In this section, we describe several particularly comprehensive implementations of combinatorial algorithms, all of which are available over the Internet. Although these codes are discussed in the relevant sections of the catalog, they are substantial enough to warrant further attention.
A good algorithm designer does not reinvent the wheel, and a good programmer does not rewrite code that other people have written. Picasso put it best: ``Good artists borrow. Great artists steal.''
However, a word of caution about stealing. Many of the codes described below (and throughout this book) have been made available for research or educational use, although commercial use requires a licensing arrangement with the author. I urge you to respect this. Licensing terms from academic institutions are usually surprisingly modest. The recognition that industry is using a particular code is important to the authors, often more important than the money involved. This can lead to enhanced support or future releases of the software. Do the right thing and get a license. Information about terms or whom to contact is usually available embedded within the documentation, or available at the source ftp/WWW site.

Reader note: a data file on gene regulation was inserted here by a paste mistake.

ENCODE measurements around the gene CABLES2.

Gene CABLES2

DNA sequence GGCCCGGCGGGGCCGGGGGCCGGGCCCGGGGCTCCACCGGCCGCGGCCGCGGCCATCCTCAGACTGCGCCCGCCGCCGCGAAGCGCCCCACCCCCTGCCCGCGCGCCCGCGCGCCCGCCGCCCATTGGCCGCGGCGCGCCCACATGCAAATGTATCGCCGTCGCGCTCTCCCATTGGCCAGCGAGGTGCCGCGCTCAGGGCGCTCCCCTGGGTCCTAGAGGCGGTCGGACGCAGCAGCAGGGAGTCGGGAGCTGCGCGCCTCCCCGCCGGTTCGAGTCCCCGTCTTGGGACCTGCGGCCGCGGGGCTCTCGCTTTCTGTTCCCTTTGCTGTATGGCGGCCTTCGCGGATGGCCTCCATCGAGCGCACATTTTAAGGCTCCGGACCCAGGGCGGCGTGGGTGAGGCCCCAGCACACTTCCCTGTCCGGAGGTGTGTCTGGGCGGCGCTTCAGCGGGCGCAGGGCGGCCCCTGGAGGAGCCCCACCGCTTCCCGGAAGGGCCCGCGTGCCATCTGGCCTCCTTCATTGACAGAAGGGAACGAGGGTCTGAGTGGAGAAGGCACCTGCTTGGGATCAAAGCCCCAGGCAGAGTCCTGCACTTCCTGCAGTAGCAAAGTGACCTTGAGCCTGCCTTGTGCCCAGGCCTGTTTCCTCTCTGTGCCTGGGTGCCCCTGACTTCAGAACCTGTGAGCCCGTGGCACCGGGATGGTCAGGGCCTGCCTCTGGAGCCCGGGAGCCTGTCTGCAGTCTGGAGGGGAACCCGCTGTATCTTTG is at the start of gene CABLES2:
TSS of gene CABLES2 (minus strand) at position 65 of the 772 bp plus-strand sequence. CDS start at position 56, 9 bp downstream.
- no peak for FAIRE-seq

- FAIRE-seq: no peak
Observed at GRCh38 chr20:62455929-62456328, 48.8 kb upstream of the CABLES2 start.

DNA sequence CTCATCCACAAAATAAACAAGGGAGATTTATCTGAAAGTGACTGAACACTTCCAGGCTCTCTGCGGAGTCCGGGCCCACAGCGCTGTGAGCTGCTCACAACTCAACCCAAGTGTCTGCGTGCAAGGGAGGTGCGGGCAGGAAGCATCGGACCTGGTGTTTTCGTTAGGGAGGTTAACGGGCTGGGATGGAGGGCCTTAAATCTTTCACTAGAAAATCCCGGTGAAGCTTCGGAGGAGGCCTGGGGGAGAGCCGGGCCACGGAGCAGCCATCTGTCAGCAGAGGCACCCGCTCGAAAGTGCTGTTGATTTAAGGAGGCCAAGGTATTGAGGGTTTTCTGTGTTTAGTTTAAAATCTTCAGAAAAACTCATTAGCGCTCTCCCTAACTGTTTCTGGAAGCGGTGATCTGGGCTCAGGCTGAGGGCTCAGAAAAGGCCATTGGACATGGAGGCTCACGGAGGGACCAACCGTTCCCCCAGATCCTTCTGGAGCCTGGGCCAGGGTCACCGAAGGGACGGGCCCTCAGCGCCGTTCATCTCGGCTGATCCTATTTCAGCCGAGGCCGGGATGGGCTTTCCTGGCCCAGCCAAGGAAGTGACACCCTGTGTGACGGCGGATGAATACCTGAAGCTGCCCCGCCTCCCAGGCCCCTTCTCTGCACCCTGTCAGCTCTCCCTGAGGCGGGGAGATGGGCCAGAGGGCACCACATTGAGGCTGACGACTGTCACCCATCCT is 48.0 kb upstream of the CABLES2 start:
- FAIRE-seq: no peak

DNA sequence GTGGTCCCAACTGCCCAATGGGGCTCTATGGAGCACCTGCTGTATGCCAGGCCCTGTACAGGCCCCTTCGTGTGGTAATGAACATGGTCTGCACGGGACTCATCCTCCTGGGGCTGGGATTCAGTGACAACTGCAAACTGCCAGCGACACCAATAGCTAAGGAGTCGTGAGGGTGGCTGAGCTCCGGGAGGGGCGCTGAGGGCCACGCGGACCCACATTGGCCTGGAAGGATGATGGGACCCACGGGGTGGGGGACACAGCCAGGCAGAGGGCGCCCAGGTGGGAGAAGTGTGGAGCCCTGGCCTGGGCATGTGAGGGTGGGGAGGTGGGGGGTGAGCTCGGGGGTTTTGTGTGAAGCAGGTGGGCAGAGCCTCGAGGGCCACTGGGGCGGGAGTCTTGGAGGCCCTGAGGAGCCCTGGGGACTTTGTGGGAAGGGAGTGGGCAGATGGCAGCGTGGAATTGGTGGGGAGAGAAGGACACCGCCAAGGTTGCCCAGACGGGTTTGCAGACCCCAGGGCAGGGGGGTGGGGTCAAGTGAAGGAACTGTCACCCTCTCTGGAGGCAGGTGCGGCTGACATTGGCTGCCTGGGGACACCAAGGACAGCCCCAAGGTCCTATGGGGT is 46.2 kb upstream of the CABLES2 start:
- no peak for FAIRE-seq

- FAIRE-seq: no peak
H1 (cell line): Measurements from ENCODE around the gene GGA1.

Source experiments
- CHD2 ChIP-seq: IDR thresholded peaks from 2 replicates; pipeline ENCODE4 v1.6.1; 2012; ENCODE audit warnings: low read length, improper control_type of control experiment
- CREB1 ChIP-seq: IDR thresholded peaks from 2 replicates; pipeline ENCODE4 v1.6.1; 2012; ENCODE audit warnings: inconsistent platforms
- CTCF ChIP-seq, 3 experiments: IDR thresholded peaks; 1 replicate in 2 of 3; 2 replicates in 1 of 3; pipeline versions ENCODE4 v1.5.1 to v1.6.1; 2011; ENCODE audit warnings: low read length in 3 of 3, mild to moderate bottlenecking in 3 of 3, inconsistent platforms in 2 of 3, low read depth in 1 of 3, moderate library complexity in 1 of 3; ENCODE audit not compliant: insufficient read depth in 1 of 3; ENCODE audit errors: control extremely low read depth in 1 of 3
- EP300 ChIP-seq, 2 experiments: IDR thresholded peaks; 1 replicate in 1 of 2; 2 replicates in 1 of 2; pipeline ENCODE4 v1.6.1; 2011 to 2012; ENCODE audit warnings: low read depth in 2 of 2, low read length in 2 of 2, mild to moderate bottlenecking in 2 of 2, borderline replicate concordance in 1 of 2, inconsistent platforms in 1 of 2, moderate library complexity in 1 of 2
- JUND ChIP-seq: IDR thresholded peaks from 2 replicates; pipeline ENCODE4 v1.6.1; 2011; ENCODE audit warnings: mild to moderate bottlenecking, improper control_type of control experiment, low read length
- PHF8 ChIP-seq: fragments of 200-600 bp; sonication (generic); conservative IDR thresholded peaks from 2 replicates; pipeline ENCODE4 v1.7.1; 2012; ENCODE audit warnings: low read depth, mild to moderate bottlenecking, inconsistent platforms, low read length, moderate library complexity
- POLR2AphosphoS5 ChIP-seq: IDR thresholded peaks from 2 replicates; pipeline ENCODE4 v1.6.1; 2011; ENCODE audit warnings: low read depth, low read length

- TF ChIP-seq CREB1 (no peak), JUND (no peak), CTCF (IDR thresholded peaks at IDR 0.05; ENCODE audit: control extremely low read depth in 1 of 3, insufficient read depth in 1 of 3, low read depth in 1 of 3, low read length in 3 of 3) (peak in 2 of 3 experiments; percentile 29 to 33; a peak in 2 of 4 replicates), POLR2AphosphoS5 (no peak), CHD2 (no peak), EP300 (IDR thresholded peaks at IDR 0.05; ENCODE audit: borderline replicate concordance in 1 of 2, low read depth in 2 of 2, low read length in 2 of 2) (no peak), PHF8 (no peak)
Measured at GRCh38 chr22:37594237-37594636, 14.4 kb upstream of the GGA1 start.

Although the bulk of the systems we describe here are available by accessing our algorithm repository, http://www.cs.sunysb.edu/ algorith (as well as on the enclosed CD-ROM), we encourage you to get them from the original sites instead of Stony Brook. There are three reasons. First, the version on the original site is much more likely to be maintained. Second, there are often supporting files and documentation that we for whatever reason did not download, and which may be of interest to you. Finally, by ftp-ing from the original sites, you will keep traffic down at the algorithm repository site, which will minimize the complaints from our system staff that I anticipate if this service becomes very popular.